The EIA predicts US oil production will be largely range-bound for the next eighteen months at levels 10-15% lower than December 2019. Lower production may help stabilize oil prices, but could present a headwind for midstream entities that are compensated for transported and storing commodities by volume.
Implications for Midstream
Despite the strong recovery in midstream securities during Q2, they remain in negative territory for the year. E&P bankruptcies, shut-in wells, and reduced rig activity all ultimately reduced production, hurting midstream companies that transport and store crude and natural gas.
Revenues reported by midstream companies do not yet reflect this pullback. YoY sales only fell by -1% last quarter. But given lower output in recent months, future earnings releases are likely to show decreased revenues. Analysts are forecasting a QoQ decline of -12%.12 This is in-line with the macro picture and explains why many MLPs pre-emptively cut distributions in Q1. Below is a valuations picture of the asset class’s EV to EBITDA (Enterprise Value to Earnings before Interest, Taxes, Depreciation, & Amortization).
The Q1 distribution cuts, combined with Q2 price recovery, caused dividend yields to retreat from their extreme levels, but remain well-above their starting point for the year.
Outlook For Midstream
The three factors most important to MLP and midstream energy prices are COVID-19’s impact on oil demand, OPEC+ supply agreements, and the resilience of MLP customers – E&P companies.
Covid-19’s impact on demand: reopening economies around the world will slowly revive oil demand. Gasoline usage would rise as commuters return to work and commercial demand for crude would pick up as factories return to full capacity. A smooth reopening process may result in a quick V-shaped recovery in energy demand, providing a catalyst to propel midstream further. But major setbacks in the reopening process, due to more outbreaks, would continue to suppress crude usage. In such a scenario, E&P’s may face further challenges, resulting in greater production cuts or bankruptcies, keeping pressure on the midstream space.
OPEC+ supply agreements: The OPEC+ production cut agreement runs through the end of July. By late summer, we envision OPEC+ beginning to taper their production cuts to meet rising demand and stabilized oil prices. Many OPEC+ countries rely on full oil production to balance their budgets, and will grow impatient. However, downside risk remains if OPEC+ heavyweights, Saudi Arabia and Russia, resume their aggressive tactics to compete for market share and keep a lid on oil prices.
E&P strength: E&Ps are an important customer for midstream, so this period of turmoil led to heightened correlations between E&P and midstream entities. Despite a handful of bankruptcies, major E&P players tend to be surprisingly resilient, surviving oil crashes in 2008 and 2016. In addition, breakeven fixed costs for many E&Ps continue to fall lower driven by technological innovation, low interest rates/government loans, and the ability to renegotiate with suppliers. Capital discipline remains a critical focus to avoid further bankruptcies. Geopolitical implications make the Energy sector strategically important to the United States, meaning there could be further support from the government if oil prices become critically low again.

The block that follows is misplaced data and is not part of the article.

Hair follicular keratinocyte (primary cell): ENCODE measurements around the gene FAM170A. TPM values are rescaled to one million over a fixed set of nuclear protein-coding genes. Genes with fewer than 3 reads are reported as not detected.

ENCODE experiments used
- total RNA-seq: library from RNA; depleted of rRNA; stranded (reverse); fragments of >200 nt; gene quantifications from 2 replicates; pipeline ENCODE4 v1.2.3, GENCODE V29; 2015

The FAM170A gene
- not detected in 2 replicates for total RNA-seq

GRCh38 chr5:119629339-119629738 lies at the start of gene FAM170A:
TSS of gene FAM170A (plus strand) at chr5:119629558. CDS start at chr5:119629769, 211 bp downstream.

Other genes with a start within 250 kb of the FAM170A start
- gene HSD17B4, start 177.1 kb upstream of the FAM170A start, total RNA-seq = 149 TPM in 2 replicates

While there may be localized COVID-19 outbreaks for months to come, a gradual reopening across the global economy and a disciplined OPEC+ keeping supply constrained should be enough of a catalyst to support higher oil prices and reduce E&P risks. In this ideal scenario, midstream valuations look very appealing. Despite rallying almost 40% this past quarter, valuations remain near historic lows, while broader market indices are near recent valuation highs.
Outside of that ideal scenario, other catalysts may help spur a recovery in valuations, like institutional investors taking advantage of low valuations to make acquisitions. Berkshire Hathaway’s natural gas asset purchase for $9.7 billion is one such example that could instill greater confidence in midstream. There is a record amount of dry powder in infrastructure funds, totaling $212 billion, which could be deployed for further energy opportunities.13
For income investors, we believe the majority of distribution cuts in the midstream space already occurred in Q1 or the beginning of Q2. Yields still remain well above historical averages, but distribution coverage ratios are at 2.3x, up from 1.5x in Q4 2019.14 While these figures may come down as earnings reflect lower revenues, overall it signals strong support for distributions at these levels, even with MLPs yielding over 11%.
For valuation-conscious investors, few areas of the market appear as inexpensive as the Energy sector broadly, or midstream entities in particular. Such low valuations imply the market is pricing in widespread bankruptcies, which seem unlikely at this juncture. While the Energy sector will look different than in previous years, it remains a critical industry for the US economy and its geopolitical influence, giving it special implicit protections from the government. A renewed focus on the fundamentals and not the gloom and doom nature of Energy could improve share prices, particularly if institutional investors are at the forefront of this charge.